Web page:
A CBOS poll from February 2008 shows that only 33 per cent of Poles supported its construction. Even the Słupsk city government rejected the plan. They vehemently dispute a letter written by Undersecretary of State Boguslaw Winid in which he claimed that during a 2008 meeting in Słupsk between Prime Minister Donald Tusk, local authorities and the general public, ‘information about the planned construction of the base in Rędzikowo was not met with any resistance’. SPSR claims that the construction of the missile base without the public support was undemocratic and breaks Articles 2 and 4 – which state that power lies in public hands – of the Polish Constitution. They warn that government inaction ‘will stimulate intensified social movements, which will hinder the construction of the American missile defense system’.
Reporter Hubert Bierndgarski, who has been covering the story since 2008, writes that to this day, ‘No one is informing the local community about the development plans’. Instead of coming to talk to Słupsk or Rędzikowo about the missile base, the US ambassador to Poland Stephen D. Mull in August 2013 took questions in the seaside town of Darłowo. Local media has also been kept in the dark. A missile site conference held in Warsaw in 2013 allowed only two national newspapers, no local media or local government representatives. After a failed attempt to set up a meeting between locals and the Ministry of National Defense (MON), Senator Kazimierz Kleina, claimed that ‘They feel ignored in the negotiation process about the construction of the base’. Residents – many who live in poverty and just want internal heating installed in their homes – feel like they are collateral, not people. ‘So when a war begins now, we will be the first to be wiped off the map, but at least America will be safe’, one local commented online.
Following the rollback of the state from the region after 1989, the prospect of an American presence has seen a return of state planning at the expense of private enterprise. The land market and city development projects (even a bike path) that would enhance the quality of life for residents have all been frozen since 2008, while nationally-funded highway construction projects continue at full-throttle. Słupsk mayor Barbara Dykier claims that there will be a 1.5 kilometre safety buffer zone around Rędzikowo, with buildings no higher than 10 metres allowed to be at the perimeter, and buildings no higher than 50 metres at the 4 kilometre perimeter.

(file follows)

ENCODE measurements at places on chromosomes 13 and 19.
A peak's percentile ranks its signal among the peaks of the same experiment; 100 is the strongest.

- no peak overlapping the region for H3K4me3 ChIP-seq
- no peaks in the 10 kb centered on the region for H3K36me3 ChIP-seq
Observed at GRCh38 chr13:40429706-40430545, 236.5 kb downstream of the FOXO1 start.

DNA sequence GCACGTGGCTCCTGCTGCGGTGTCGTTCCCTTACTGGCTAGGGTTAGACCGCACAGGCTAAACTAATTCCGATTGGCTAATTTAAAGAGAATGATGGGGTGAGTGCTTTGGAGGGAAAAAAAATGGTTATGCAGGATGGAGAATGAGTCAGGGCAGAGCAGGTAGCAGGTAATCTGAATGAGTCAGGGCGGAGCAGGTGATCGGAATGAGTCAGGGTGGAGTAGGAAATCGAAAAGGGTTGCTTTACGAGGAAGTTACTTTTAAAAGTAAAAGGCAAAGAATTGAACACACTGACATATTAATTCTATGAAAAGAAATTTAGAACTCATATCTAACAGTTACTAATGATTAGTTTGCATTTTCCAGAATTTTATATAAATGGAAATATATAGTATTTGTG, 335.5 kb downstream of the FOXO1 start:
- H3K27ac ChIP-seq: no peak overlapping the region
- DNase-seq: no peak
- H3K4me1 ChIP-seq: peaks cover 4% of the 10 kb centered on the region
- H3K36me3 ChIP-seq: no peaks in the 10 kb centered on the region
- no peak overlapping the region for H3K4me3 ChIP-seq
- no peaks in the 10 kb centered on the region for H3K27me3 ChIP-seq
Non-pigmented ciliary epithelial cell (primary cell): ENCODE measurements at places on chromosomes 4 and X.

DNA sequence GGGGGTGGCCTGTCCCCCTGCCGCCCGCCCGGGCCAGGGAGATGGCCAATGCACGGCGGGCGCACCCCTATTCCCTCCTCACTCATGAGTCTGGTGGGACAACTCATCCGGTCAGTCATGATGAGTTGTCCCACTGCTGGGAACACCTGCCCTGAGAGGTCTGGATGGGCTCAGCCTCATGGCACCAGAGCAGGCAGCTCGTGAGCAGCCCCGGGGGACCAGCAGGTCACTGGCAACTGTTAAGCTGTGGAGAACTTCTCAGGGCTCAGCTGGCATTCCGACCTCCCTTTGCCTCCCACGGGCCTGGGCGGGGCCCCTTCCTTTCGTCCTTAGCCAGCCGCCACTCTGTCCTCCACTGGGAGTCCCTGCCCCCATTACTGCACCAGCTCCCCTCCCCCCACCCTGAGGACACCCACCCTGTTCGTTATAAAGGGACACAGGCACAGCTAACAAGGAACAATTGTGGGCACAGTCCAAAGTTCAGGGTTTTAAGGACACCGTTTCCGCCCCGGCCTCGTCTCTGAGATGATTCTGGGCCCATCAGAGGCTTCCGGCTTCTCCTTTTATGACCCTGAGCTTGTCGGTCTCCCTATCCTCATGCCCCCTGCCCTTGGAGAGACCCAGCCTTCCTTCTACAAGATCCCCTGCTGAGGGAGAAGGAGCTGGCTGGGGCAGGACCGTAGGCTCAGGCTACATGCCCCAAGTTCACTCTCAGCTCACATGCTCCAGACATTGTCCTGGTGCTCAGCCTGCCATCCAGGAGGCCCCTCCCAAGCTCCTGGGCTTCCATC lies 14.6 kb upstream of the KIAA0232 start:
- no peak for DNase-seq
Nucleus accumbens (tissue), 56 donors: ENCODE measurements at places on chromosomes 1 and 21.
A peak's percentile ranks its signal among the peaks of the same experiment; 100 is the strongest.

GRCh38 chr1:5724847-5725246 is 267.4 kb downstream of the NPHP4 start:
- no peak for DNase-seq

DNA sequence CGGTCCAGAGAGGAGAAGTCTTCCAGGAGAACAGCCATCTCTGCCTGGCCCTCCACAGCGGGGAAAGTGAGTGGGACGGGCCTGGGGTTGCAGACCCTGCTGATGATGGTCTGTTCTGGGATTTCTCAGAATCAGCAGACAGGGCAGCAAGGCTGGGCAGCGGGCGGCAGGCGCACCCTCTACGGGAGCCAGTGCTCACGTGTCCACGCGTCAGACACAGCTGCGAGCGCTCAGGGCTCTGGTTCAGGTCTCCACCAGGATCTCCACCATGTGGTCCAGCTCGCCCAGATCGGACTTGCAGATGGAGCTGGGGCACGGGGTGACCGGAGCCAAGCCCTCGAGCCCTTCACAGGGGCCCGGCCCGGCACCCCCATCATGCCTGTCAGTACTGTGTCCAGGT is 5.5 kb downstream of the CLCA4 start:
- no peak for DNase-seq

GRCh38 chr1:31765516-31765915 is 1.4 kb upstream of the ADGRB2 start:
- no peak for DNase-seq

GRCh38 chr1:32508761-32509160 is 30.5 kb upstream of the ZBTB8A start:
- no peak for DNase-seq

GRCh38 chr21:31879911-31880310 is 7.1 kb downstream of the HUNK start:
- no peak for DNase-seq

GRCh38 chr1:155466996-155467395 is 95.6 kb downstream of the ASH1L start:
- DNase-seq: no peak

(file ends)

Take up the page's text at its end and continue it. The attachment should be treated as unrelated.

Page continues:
Rędzikowians fear that they will be forcibly resettled. Recently, a private bid to buy state land across from Rędzikowo and transform it into a large wind farm fell through because they would not meet this metric requirement. Poland wanted the shale gas revolution to wean itself off of Russian gas, but its support of the American interceptor site actually exacerbates its energy dependency problem. Anti-Americanism has flared in this area since 2008 as villagers and their families in and around Rędzikowo have endured the dual processes of being economically marginalised at the heart of the shale gas revolution and becoming a global military target.
Poland is rushing to become an economic and military power in the region at the expense of its land rights, and environmental rights record. With the rise of Donald Tusk, it is unlikely that the very European institutions that residents in northern Poland have hoped would further check the Polish government’s infringements on their rights will happen anytime soon.
As Poland ramps up its European profile with the European Council presidency and its regional profile as a military player, it should think long and hard about what brand of democracy it wants to support. The aim should be that in the process of scaling up its policy interests, its environmental and democratic records are a model for, not mirror of, Putin’s Russia. The first order of business would be to truly listen to, not trample upon or ignore the voices of its own citizens. As previous experience suggests, not listening to its own citizens will eventually catch up with Poland.
Note: This article gives the views of the author, and not the position of EUROPP – European Politics and Policy, nor of the London School of Economics.
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Edyta Materka – Harvard University
Edyta Materka received her PhD in Human Geography and Urban Studies at the London School of Economics in 2014 and is currently a Postdoctoral Fellow at Harvard University’s Davis Center for Russian & Eurasian Studies. She is writing a book about the informal economy of kombinacja in northern Poland from 1945 to the present.